Current stats, advice from experts give colleges and universities a grasp of higher-ed’s mobile influence
According to numerous industry reports, as well as simple observation, mobile technology is booming in higher education. But do students still prefer laptops to tablets? What affect do tablets have on campus websites? How can universities create a killer app? Thanks to recent statistics, higher education can get a better handle on the influence of mobile technology.
In this infographic, you’ll find the most up-to-date information on the prevalence of mobile devices on campus, and how everything from the IT issues surrounding mobile devices to how faculty respond to the inclusion of mobile devices can affect implementation.
For example, did you know that even though use of tablets and smartphones is increasing, students still rate laptops as the most useful device? However, though laptops are currently students go-to device, tablets drive more traffic to campus websites than smartphones, accounting for 70 percent more page visits over smartphones.
“That’s an impressive number and a strong indicator that colleges should be preparing tablet-friendly experiences for their websites and course materials,” wrote Jimmy Daily, online content manager for EdTech Magazine. “Tablets handle desktop websites better than smartphones and don’t always require apps to offer students and faculty advanced functionality. Responsive HTML5 websites will go a long way toward satisfying tablet users on campus.”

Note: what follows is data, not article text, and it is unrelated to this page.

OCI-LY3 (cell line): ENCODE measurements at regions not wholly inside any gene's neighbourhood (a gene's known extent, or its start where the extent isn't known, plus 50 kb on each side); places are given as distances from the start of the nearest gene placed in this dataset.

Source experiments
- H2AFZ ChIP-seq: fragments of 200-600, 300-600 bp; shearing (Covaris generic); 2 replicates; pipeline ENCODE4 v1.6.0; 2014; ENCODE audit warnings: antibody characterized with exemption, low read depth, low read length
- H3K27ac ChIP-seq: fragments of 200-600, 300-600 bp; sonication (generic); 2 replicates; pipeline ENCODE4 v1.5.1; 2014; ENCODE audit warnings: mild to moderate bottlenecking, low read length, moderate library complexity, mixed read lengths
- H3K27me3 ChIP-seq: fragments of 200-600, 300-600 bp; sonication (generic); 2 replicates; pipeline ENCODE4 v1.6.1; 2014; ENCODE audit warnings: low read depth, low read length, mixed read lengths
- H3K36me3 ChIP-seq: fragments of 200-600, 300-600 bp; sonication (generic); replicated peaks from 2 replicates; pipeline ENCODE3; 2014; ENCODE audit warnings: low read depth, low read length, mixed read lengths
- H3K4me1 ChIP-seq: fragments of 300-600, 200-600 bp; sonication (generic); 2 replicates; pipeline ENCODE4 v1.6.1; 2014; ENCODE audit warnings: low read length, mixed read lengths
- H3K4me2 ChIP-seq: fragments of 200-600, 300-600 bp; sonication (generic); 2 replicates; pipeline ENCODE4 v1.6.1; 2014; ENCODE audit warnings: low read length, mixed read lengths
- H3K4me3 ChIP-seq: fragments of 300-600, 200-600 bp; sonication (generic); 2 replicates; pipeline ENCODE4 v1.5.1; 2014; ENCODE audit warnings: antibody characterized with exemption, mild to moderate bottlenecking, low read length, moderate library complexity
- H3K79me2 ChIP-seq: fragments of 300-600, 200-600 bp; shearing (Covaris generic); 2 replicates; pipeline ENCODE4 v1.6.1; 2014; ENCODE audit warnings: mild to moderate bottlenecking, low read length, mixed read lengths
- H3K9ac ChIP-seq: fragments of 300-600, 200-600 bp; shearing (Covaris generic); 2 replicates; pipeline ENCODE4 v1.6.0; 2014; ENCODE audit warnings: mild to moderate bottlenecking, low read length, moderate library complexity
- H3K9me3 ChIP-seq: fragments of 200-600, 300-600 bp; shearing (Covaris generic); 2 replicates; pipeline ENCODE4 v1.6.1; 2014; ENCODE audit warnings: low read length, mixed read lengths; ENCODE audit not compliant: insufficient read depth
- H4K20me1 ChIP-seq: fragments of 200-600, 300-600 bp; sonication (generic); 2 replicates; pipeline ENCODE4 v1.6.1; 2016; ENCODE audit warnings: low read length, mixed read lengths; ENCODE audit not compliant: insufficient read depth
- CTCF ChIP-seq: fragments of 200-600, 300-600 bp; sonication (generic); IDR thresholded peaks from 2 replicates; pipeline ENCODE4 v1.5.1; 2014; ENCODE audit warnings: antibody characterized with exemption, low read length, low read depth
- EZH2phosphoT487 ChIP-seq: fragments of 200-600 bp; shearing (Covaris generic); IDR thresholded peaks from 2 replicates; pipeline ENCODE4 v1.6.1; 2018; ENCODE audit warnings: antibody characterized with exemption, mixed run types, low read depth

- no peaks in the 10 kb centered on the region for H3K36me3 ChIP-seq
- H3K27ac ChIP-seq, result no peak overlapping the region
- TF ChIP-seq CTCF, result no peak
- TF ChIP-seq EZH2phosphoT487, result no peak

What other ways can these statistics influence higher education decisions? What kinds of platforms should campuses support considering the variation of mobile devices? Because video is the main medium accessed by mobile devices, should instructors put a greater value on blended learning and MOOCs?
“One major challenge for mobile research is capturing data on user demographics and usage of specific mobile devices,” noted Baiyun Chen and Aimee deNoyelles, instructional designers at the University of Central Florida. “Moreover, previous studies focused mainly on investigating student motivations, perceptions, and attitudes toward mobile learning, but few focused on mobile learning practices and strategies. Although mobile learning support is rare in classroom settings, research on faculty support regarding how mobile technologies can be used for teaching is even scarcer. Therefore, more research is needed for mobile teaching and learning strategies and how these strategies are implemented to engage learning.”
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